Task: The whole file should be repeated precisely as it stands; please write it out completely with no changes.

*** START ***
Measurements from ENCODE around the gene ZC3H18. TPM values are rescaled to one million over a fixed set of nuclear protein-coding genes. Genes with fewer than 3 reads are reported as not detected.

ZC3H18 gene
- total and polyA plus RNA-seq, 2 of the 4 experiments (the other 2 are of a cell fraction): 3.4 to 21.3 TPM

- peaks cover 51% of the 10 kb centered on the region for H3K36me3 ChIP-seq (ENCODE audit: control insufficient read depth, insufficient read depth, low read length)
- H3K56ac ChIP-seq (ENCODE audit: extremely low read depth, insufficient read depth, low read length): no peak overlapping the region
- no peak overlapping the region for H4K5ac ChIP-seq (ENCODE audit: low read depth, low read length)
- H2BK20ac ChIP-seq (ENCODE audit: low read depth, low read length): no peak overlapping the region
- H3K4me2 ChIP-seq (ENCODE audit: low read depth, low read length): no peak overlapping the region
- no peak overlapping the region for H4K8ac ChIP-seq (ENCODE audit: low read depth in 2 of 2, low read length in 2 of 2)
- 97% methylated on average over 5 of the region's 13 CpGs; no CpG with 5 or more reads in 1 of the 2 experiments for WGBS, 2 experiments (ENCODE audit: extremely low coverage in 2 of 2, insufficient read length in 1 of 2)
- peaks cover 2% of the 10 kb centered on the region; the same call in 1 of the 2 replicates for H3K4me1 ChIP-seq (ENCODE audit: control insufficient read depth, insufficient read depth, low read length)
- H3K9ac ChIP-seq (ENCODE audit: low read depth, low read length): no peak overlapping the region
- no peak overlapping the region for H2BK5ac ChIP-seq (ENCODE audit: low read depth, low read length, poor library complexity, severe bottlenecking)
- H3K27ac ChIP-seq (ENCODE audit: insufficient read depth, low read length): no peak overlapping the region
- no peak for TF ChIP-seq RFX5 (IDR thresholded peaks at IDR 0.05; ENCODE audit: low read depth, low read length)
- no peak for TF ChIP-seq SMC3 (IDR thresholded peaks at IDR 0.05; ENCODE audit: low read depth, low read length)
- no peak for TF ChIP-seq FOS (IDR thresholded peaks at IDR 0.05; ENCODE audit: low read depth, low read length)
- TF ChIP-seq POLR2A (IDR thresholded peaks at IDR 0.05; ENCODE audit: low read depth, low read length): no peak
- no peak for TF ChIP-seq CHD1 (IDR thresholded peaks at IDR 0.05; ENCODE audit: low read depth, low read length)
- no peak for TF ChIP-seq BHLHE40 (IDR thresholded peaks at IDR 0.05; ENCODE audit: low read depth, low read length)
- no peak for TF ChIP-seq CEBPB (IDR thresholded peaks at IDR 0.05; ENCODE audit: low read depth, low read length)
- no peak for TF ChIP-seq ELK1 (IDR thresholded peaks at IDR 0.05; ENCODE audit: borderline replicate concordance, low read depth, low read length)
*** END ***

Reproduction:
Measurements from ENCODE around the gene ZC3H18. TPM values are rescaled to one million over a fixed set of nuclear protein-coding genes. Genes with fewer than 3 reads are reported as not detected.

ZC3H18 gene
- total and polyA plus RNA-seq, 2 of the 4 experiments (the other 2 are of a cell fraction): 3.4 to 21.3 TPM

- peaks cover 51% of the 10 kb centered on the region for H3K36me3 ChIP-seq (ENCODE audit: control insufficient read depth, insufficient read depth, low read length)
- H3K56ac ChIP-seq (ENCODE audit: extremely low read depth, insufficient read depth, low read length): no peak overlapping the region
- no peak overlapping the region for H4K5ac ChIP-seq (ENCODE audit: low read depth, low read length)
- H2BK20ac ChIP-seq (ENCODE audit: low read depth, low read length): no peak overlapping the region
- H3K4me2 ChIP-seq (ENCODE audit: low read depth, low read length): no peak overlapping the region
- no peak overlapping the region for H4K8ac ChIP-seq (ENCODE audit: low read depth in 2 of 2, low read length in 2 of 2)
- 97% methylated on average over 5 of the region's 13 CpGs; no CpG with 5 or more reads in 1 of the 2 experiments for WGBS, 2 experiments (ENCODE audit: extremely low coverage in 2 of 2, insufficient read length in 1 of 2)
- peaks cover 2% of the 10 kb centered on the region; the same call in 1 of the 2 replicates for H3K4me1 ChIP-seq (ENCODE audit: control insufficient read depth, insufficient read depth, low read length)
- H3K9ac ChIP-seq (ENCODE audit: low read depth, low read length): no peak overlapping the region
- no peak overlapping the region for H2BK5ac ChIP-seq (ENCODE audit: low read depth, low read length, poor library complexity, severe bottlenecking)
- H3K27ac ChIP-seq (ENCODE audit: insufficient read depth, low read length): no peak overlapping the region
- no peak for TF ChIP-seq RFX5 (IDR thresholded peaks at IDR 0.05; ENCODE audit: low read depth, low read length)
- no peak for TF ChIP-seq SMC3 (IDR thresholded peaks at IDR 0.05; ENCODE audit: low read depth, low read length)
- no peak for TF ChIP-seq FOS (IDR thresholded peaks at IDR 0.05; ENCODE audit: low read depth, low read length)
- TF ChIP-seq POLR2A (IDR thresholded peaks at IDR 0.05; ENCODE audit: low read depth, low read length): no peak
- no peak for TF ChIP-seq CHD1 (IDR thresholded peaks at IDR 0.05; ENCODE audit: low read depth, low read length)
- no peak for TF ChIP-seq BHLHE40 (IDR thresholded peaks at IDR 0.05; ENCODE audit: low read depth, low read length)
- no peak for TF ChIP-seq CEBPB (IDR thresholded peaks at IDR 0.05; ENCODE audit: low read depth, low read length)
- no peak for TF ChIP-seq ELK1 (IDR thresholded peaks at IDR 0.05; ENCODE audit: borderline replicate concordance, low read depth, low read length)